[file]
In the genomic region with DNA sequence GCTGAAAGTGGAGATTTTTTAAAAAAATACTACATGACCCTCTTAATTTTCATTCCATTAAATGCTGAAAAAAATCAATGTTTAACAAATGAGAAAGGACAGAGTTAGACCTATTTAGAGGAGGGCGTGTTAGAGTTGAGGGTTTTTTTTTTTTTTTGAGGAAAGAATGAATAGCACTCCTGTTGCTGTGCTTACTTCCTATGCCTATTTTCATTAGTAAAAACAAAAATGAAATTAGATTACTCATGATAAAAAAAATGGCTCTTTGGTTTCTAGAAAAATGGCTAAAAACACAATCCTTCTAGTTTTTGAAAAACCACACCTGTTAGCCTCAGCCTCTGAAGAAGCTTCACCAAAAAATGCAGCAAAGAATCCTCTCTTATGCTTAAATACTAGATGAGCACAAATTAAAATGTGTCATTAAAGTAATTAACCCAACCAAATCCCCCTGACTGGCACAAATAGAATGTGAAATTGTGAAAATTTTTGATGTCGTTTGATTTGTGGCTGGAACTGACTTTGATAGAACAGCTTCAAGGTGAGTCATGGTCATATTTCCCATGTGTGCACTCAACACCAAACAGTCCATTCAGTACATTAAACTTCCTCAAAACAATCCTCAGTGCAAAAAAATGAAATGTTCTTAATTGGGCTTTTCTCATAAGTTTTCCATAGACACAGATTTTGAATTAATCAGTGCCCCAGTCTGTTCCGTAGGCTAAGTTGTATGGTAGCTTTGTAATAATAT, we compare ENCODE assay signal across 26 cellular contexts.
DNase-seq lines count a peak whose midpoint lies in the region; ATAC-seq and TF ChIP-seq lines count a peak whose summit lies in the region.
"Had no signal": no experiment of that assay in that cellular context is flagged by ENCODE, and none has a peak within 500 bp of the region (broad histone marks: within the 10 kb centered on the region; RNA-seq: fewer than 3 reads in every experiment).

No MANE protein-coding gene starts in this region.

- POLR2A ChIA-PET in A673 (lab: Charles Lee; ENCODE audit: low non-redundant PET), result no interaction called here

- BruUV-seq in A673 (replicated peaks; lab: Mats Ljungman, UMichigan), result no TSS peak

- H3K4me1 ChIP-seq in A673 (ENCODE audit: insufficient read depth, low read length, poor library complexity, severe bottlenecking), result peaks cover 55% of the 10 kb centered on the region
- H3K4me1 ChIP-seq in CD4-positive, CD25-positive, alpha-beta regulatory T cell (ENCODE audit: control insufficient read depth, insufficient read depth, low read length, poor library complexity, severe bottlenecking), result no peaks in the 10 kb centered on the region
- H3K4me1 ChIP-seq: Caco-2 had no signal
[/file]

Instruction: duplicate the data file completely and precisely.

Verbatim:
In the genomic region with DNA sequence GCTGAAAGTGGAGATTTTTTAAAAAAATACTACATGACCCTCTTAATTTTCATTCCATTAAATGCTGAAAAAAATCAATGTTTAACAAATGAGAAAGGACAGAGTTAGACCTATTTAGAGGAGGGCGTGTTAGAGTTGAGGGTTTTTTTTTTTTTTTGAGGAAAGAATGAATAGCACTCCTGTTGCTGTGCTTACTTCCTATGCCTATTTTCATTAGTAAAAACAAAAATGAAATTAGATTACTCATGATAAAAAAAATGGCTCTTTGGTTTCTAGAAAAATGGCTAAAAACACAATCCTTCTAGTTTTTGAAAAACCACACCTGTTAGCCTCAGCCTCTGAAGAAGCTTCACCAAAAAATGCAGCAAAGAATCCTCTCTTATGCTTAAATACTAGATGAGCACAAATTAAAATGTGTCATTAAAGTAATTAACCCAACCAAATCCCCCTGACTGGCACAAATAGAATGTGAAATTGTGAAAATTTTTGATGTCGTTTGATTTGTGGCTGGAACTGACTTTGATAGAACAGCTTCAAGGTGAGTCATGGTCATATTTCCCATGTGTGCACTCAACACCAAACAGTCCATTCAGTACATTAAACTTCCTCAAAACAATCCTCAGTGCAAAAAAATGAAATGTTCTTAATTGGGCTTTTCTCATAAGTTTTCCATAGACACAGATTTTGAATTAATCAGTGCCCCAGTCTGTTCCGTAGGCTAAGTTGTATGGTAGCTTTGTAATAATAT, we compare ENCODE assay signal across 26 cellular contexts.
DNase-seq lines count a peak whose midpoint lies in the region; ATAC-seq and TF ChIP-seq lines count a peak whose summit lies in the region.
"Had no signal": no experiment of that assay in that cellular context is flagged by ENCODE, and none has a peak within 500 bp of the region (broad histone marks: within the 10 kb centered on the region; RNA-seq: fewer than 3 reads in every experiment).

No MANE protein-coding gene starts in this region.

- POLR2A ChIA-PET in A673 (lab: Charles Lee; ENCODE audit: low non-redundant PET), result no interaction called here

- BruUV-seq in A673 (replicated peaks; lab: Mats Ljungman, UMichigan), result no TSS peak

- H3K4me1 ChIP-seq in A673 (ENCODE audit: insufficient read depth, low read length, poor library complexity, severe bottlenecking), result peaks cover 55% of the 10 kb centered on the region
- H3K4me1 ChIP-seq in CD4-positive, CD25-positive, alpha-beta regulatory T cell (ENCODE audit: control insufficient read depth, insufficient read depth, low read length, poor library complexity, severe bottlenecking), result no peaks in the 10 kb centered on the region
- H3K4me1 ChIP-seq: Caco-2 had no signal